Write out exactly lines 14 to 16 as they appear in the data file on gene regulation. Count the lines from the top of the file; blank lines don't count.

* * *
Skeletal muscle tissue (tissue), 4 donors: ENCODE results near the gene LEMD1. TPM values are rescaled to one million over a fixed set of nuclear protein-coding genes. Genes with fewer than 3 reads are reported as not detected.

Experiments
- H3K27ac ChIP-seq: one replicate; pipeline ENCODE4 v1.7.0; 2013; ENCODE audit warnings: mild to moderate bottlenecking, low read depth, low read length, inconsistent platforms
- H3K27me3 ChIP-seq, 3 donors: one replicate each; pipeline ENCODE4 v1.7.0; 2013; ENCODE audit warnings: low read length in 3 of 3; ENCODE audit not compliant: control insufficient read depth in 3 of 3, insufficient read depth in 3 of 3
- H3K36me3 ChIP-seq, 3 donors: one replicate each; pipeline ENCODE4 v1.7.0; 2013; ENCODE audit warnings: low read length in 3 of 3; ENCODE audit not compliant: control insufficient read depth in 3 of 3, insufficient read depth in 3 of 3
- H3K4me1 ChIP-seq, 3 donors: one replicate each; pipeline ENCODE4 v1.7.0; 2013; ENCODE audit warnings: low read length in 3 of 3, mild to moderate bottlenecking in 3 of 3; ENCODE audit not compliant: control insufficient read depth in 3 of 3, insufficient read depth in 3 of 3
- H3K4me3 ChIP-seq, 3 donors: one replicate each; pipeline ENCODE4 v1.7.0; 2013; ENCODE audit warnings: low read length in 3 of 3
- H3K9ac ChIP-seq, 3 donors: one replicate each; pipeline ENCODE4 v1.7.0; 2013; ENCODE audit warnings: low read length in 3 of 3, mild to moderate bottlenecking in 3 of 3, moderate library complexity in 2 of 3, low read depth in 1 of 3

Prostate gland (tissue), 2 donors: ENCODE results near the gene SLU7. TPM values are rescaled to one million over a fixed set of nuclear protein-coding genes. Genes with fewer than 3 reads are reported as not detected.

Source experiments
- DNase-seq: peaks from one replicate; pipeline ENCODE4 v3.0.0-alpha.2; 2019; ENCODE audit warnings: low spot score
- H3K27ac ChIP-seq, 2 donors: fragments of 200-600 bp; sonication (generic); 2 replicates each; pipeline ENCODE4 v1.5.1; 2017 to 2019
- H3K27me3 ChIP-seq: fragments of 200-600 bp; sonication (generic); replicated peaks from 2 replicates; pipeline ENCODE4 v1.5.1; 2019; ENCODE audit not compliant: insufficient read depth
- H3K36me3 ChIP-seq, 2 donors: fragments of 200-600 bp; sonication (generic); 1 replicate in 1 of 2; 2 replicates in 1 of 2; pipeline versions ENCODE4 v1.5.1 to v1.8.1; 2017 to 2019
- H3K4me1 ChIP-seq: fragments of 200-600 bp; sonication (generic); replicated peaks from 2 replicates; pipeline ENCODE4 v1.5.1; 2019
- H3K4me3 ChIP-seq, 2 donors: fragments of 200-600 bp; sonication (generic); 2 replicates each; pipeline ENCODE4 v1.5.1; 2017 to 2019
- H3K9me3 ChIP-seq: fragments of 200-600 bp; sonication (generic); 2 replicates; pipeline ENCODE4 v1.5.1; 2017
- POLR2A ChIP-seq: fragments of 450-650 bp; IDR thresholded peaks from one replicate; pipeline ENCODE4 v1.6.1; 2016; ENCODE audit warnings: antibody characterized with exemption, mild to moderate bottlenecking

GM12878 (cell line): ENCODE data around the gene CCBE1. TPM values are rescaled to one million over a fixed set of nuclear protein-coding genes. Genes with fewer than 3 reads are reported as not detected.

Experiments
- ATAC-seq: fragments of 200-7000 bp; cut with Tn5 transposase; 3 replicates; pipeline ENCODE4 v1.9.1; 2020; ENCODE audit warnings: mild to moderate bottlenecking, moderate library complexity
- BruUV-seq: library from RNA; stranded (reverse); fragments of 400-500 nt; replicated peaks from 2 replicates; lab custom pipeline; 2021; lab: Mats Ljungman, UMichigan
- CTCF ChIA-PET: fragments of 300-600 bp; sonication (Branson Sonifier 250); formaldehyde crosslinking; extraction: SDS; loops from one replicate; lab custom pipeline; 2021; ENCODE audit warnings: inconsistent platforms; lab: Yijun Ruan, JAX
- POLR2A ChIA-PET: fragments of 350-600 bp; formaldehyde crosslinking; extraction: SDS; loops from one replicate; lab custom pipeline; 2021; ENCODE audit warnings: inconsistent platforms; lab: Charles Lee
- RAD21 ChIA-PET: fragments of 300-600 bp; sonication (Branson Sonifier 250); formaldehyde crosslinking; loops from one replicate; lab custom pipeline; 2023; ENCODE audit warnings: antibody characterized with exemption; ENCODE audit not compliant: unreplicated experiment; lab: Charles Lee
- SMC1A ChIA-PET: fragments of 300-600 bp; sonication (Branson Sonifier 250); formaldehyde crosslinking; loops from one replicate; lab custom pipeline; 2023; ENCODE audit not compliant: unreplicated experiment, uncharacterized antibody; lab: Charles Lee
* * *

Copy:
- H3K36me3 ChIP-seq, 2 donors: fragments of 200-600 bp; sonication (generic); 1 replicate in 1 of 2; 2 replicates in 1 of 2; pipeline versions ENCODE4 v1.5.1 to v1.8.1; 2017 to 2019
- H3K4me1 ChIP-seq: fragments of 200-600 bp; sonication (generic); replicated peaks from 2 replicates; pipeline ENCODE4 v1.5.1; 2019
- H3K4me3 ChIP-seq, 2 donors: fragments of 200-600 bp; sonication (generic); 2 replicates each; pipeline ENCODE4 v1.5.1; 2017 to 2019